Blog Entry #8: Racism in Game of Thrones

In the #RaceFail article written by Nathan Rambukanna, a tweet was shared including Game of Thrones in a list of the article’s #RaceFails.



I was taken aback when I read the tweet because Game of Thrones is easily my favorite show.  I consider myself to be fairly aware of when things are whitewashed on TV, but GoT had never registered as such to me, so I did some research to see what other people are saying about it.

https://www.theguardian.com/tv-and-radio/2014/apr/29/game-of-thrones-racism-sexism-rape

http://www.huffingtonpost.com/lev-raphael/is-game-of-thrones-sexist_b_5240290.html

https://smokeandstir.org/2013/06/22/game-of-thrones-racism-and-white-saviors/



It appears that each of the articles was written right around the end of the third season of the show, which was in 2014, so perhaps the writers would feel differently if they were to update the articles now that we are approaching the show’s seventh season.

Pictured above is Daenerys Stormborn of the House Targaryen, First of Her Name, the Unburnt, Queen of the Andals and the First Men, Khaleesi of the Great Grass Sea, Breaker of Chains, and Mother of Dragons (or more commonly referred to as Dany) surrounded by slaves she has freed with the help of her three dragons.

Apparently, the main controversy outlined in the articles is the “white savior” narrative depicted at the end of season 3.  The season ends with a view of Dany (who is obviously fair-haired and white-skinned) being lifted up and carried by the slaves she has freed (which happen to be dark-skinned).  The author of the first article cites this depiction as the reason why she stopped watching the show; essentially, some viewers found it to be insensitive because, historically, slavery in America has been based on skin color and because racism is such a hot topic in our culture.

I hadn’t viewed the scene from this perspective (perhaps I’m blinded because I’m such a huge fan of the show and of Dany-- she IS the true heir to the Iron Throne and rightful ruler of the Seven Kingdoms, in my opinion) and while I fully believe that people are entitled to their own opinions, I can’t help but feel that the offense from this scene comes from a place of ignorance.  While I can definitely understand why the imagery could be considered offensive and poorly done, it appears to me that the author a) did not read the books on which the TV series is based, b) did not appreciate Dany’s arc, and c) jumped the gun a bit with her opinion.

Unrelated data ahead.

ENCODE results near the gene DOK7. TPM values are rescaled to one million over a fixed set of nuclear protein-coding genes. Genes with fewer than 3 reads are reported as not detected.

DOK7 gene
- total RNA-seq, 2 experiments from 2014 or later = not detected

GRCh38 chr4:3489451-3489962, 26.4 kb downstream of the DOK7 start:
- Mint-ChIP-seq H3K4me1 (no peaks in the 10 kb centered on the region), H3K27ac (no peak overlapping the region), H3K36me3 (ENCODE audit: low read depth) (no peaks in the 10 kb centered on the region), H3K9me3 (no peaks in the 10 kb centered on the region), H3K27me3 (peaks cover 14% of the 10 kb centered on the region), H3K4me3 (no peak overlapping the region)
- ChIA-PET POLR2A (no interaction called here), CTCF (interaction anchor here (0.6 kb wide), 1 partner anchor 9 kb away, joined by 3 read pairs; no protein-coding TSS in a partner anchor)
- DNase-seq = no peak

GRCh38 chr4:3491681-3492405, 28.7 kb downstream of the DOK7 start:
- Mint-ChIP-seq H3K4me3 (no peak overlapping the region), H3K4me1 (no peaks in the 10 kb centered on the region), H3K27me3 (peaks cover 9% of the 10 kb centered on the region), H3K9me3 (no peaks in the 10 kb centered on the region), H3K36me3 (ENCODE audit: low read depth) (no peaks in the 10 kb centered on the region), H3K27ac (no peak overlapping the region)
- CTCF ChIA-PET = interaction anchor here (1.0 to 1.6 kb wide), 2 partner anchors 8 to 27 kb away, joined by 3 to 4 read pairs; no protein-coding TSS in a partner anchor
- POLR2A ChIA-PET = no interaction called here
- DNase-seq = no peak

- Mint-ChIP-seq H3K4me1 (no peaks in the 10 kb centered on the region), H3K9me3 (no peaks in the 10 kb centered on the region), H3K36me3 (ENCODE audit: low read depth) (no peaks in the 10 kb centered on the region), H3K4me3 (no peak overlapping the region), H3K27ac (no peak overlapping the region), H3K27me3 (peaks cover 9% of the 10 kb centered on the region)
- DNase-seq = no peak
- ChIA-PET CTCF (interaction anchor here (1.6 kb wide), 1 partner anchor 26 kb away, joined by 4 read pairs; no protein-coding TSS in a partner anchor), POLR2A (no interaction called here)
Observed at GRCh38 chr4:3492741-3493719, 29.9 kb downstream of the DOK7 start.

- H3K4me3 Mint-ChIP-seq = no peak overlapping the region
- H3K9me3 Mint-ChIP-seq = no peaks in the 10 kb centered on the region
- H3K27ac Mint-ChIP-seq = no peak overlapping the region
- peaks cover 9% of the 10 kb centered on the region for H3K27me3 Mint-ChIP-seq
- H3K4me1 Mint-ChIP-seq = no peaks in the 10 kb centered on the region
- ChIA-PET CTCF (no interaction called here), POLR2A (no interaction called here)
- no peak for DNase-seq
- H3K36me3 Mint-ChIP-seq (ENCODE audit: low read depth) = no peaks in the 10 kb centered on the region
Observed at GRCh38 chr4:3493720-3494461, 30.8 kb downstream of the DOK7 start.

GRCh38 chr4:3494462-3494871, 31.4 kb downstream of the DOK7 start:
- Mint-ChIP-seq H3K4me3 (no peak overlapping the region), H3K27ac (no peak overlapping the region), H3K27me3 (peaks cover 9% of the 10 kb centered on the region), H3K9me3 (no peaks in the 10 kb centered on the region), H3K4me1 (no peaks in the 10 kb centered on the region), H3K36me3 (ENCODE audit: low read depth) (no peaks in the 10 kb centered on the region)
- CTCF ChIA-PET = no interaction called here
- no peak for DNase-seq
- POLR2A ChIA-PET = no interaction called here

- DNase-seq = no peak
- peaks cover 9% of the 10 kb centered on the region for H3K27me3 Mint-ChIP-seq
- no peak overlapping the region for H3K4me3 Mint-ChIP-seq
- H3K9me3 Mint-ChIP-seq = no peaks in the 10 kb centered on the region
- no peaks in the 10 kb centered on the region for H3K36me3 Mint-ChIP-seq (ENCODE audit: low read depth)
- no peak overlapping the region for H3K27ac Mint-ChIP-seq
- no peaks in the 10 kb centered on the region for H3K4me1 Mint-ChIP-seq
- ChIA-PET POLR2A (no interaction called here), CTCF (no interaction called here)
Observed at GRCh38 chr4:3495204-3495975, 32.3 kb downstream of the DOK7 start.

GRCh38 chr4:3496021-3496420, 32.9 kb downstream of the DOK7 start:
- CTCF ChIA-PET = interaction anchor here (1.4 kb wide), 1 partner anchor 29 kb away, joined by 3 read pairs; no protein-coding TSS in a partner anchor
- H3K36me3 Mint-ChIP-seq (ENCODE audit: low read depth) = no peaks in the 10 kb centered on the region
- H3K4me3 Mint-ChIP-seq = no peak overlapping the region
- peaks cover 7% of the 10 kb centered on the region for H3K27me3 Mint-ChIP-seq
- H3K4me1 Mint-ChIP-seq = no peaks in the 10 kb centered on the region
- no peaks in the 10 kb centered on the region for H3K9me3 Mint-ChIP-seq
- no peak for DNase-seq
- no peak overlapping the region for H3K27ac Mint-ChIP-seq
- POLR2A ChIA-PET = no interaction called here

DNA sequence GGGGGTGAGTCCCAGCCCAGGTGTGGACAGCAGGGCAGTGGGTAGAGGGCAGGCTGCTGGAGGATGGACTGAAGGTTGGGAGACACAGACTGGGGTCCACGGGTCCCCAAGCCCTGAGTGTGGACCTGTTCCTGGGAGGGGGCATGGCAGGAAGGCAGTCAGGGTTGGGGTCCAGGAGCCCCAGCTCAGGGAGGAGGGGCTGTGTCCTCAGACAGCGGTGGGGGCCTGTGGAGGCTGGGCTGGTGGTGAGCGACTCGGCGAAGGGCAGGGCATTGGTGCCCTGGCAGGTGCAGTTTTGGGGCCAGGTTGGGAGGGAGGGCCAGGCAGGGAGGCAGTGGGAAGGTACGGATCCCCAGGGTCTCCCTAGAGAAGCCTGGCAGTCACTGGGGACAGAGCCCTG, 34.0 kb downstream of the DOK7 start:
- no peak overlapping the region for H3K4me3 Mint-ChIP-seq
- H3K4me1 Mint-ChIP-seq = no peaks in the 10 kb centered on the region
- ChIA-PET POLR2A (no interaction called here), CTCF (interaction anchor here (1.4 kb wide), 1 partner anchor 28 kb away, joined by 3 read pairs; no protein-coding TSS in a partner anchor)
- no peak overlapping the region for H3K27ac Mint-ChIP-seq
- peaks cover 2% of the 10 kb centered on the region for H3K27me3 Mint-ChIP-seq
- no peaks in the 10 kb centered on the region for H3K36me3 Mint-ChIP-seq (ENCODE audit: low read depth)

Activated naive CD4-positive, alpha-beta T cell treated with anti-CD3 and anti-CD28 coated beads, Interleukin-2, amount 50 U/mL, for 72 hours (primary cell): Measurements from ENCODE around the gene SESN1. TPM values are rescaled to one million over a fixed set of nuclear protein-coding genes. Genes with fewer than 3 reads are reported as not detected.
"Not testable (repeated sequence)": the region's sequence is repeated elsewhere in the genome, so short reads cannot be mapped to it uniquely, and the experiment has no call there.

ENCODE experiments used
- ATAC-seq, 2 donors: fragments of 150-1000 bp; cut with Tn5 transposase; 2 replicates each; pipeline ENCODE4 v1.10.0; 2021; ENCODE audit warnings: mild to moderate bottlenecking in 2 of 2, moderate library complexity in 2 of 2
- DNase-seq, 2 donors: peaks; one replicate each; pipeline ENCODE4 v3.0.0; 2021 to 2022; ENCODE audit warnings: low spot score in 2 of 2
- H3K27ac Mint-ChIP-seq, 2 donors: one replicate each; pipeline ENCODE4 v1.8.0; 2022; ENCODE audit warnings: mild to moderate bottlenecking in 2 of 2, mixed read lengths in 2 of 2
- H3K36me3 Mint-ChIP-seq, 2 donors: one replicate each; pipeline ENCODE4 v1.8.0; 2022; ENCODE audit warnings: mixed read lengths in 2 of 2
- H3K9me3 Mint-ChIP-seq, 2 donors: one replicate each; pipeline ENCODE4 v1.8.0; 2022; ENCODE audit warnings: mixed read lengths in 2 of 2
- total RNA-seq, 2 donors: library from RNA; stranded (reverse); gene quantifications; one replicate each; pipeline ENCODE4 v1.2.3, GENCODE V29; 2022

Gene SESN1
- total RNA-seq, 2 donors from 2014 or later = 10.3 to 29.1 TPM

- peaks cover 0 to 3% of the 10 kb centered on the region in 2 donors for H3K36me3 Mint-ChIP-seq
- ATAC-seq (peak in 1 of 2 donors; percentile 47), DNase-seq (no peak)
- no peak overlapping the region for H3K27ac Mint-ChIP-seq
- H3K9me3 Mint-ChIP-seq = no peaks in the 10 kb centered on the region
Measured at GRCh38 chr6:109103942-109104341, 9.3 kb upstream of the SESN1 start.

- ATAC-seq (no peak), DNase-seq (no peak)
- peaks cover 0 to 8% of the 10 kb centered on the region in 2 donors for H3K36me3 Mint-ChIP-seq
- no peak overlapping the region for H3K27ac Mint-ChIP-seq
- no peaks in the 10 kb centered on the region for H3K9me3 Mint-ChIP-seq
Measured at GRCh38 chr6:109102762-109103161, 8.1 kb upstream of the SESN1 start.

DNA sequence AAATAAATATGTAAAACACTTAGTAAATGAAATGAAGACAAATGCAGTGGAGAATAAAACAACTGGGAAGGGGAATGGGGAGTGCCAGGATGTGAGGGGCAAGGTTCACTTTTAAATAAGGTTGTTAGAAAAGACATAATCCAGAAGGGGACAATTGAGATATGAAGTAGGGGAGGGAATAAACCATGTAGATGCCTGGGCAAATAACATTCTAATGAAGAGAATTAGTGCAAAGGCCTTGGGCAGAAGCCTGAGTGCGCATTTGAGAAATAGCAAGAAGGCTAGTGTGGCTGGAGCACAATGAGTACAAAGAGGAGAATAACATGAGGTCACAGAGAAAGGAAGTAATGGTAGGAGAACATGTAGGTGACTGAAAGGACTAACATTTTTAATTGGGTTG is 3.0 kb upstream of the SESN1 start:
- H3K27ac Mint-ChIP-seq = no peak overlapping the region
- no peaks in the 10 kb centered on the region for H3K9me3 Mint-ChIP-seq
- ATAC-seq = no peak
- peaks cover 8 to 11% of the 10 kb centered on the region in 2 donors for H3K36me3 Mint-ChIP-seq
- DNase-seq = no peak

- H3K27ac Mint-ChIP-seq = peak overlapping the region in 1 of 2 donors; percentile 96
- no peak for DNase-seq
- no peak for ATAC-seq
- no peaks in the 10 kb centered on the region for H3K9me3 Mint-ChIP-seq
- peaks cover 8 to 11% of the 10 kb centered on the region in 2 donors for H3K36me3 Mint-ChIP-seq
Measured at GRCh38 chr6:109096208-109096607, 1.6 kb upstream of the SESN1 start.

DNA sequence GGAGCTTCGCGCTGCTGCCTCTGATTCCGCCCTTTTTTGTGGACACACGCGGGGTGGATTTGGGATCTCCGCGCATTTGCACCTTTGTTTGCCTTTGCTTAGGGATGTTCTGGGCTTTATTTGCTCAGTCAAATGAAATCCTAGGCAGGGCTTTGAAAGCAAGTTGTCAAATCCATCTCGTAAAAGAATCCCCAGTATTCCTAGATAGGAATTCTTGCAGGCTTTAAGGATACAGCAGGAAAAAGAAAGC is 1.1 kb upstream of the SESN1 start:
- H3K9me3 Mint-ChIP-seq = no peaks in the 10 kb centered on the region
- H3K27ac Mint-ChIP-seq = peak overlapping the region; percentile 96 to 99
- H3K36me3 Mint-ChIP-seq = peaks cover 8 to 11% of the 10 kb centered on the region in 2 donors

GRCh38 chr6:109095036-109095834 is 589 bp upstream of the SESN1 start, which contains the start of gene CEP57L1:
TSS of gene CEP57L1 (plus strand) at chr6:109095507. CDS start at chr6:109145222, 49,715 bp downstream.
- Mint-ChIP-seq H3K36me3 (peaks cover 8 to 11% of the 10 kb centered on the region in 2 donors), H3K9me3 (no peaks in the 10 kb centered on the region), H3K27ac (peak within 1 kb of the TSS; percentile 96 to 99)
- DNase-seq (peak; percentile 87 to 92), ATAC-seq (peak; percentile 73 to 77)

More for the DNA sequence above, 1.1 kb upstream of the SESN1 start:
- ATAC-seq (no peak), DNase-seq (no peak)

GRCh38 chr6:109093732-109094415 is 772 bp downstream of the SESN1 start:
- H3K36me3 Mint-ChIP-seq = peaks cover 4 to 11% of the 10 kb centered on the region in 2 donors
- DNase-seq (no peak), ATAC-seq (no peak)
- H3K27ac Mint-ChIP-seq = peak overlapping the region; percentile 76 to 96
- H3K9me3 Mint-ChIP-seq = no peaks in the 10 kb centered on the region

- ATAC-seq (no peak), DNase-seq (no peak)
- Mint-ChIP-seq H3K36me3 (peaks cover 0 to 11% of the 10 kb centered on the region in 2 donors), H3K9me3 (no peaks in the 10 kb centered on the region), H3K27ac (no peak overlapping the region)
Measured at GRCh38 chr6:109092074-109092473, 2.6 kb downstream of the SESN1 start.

Game of Thrones is a very complex and well-thought out series.  If the author had waited it out and given the series a chance or had read the books, she might have seen that things didn’t work out for Dany when she overthrew the slavers.  And her council is most definitely NOT comprised of only fair-skinned characters of privilege; it is a rather diverse council compared to any throughout the rest we see in the series.  Dany fights for freedom and equality of many different kinds of people.  I think it’s unfair to paint this as a typical “white savior” narrative simply because Dany happens to be white and blonde.  George R.R. Martin, author of the Game of Thrones book series, writes slavery in the series from a more ancient Roman perspective; it is NOT race-based and is far more complex (as are many of the plot lines in the books) than what producers are able to show in the given time that the show allows.

Comments

  1. I love GoT! I agree with your assessment of the show and the writers intentions. I think you have provided insights into an important question. Should popular films/shows be evaluated as reflections of mainstream values or is it just "entertainment?" Thanks!

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    1. Jimmie, I think the best shows do a bit of both-- they give us thought-provoking content and entertain us at the same time. I definitely think GoT accomplishes that. Valar morghulis! :)

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  2. I haven't watched Game of Thrones, though I'm sure I would love it. However, based on how you described the scene in question, it sounds like people are looking for racism where there is none. While I can certainly understand why a bunch of dark-skinned slaves being saved by a white girl can give the wrong impression, I just don't feel like that's what the writers had in mind. While it could be looked at as as racist, it could also be looked at as a WOMAN saving a lot of people, something that we don't get to hear about too often. We need to spend more time looking at the positives rather than trying to pick everything apart to find its flaws.

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    1. 10/10 recommend GoT, Jackie! You should make it your summer project to watch-- you won't regret it! And you hit the nail right on the head with your comment about Dany's womanhood being a huge plus. Women have had it pretty tough in the world of GoT, historically, but we are finally getting to a place in the series where women are empowered. I hope that empowerment continues and I get to see Dany re-conquer Westeros and claim the Iron Throne!! :)

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